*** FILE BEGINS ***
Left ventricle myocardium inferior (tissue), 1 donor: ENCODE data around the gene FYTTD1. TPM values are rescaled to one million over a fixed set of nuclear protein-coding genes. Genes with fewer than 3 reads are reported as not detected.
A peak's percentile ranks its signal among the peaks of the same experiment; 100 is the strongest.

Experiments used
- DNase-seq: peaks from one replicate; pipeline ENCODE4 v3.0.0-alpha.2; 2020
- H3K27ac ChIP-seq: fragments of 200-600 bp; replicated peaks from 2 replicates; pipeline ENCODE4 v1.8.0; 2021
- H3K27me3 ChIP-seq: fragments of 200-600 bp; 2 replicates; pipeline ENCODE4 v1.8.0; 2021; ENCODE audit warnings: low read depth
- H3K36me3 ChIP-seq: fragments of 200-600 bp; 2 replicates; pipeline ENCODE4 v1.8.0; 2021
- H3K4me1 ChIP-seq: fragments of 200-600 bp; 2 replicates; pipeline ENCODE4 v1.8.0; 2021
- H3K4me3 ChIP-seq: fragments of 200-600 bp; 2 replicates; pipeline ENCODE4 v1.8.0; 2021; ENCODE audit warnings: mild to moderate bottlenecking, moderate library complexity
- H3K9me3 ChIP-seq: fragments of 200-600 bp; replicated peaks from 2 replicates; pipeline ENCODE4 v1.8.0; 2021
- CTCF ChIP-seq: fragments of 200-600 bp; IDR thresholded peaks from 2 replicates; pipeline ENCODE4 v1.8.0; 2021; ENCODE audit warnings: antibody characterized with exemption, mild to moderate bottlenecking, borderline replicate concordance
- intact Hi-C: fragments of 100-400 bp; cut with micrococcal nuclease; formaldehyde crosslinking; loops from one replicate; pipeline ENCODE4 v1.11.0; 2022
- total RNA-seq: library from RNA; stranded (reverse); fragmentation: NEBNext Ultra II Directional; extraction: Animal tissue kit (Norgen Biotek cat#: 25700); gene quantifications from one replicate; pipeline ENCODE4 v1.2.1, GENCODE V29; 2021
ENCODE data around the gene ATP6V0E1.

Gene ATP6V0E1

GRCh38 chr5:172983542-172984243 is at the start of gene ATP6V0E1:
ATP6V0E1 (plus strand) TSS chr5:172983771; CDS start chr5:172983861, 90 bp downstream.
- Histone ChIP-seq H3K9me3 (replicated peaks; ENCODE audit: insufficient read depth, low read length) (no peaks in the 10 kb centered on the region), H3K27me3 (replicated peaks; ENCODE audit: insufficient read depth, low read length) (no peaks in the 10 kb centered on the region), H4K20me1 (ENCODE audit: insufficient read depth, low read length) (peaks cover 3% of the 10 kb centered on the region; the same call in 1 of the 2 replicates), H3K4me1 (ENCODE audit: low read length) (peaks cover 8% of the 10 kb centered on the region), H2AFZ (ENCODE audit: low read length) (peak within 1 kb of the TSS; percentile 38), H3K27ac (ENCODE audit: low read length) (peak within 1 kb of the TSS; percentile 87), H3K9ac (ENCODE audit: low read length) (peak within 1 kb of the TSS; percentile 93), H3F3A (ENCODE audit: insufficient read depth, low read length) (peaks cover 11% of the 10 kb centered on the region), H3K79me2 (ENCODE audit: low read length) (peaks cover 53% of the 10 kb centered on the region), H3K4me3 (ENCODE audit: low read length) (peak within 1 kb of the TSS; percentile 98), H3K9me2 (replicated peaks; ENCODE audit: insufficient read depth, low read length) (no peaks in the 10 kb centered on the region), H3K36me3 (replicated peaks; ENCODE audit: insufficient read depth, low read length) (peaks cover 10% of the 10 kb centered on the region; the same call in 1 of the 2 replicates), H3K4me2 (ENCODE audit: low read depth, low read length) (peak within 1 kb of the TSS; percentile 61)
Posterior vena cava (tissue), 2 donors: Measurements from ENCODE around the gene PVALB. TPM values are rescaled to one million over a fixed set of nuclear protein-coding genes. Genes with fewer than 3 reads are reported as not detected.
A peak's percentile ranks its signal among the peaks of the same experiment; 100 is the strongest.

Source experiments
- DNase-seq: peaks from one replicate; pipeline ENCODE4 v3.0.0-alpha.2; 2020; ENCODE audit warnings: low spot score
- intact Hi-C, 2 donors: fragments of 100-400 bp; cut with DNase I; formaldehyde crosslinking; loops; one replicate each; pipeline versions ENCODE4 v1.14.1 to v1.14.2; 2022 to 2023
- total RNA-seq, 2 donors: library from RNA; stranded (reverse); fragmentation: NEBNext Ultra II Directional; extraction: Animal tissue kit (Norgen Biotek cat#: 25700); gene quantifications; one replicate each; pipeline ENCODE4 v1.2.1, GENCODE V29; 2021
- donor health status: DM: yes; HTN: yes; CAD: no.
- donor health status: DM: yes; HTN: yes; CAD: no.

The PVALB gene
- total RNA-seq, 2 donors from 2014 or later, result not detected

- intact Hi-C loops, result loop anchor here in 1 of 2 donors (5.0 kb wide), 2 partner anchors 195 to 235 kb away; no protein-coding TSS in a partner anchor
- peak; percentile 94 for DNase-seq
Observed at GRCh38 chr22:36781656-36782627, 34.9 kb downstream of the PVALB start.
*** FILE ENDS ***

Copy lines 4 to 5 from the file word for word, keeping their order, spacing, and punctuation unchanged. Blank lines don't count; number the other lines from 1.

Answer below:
- DNase-seq: peaks from one replicate; pipeline ENCODE4 v3.0.0-alpha.2; 2020
- H3K27ac ChIP-seq: fragments of 200-600 bp; replicated peaks from 2 replicates; pipeline ENCODE4 v1.8.0; 2021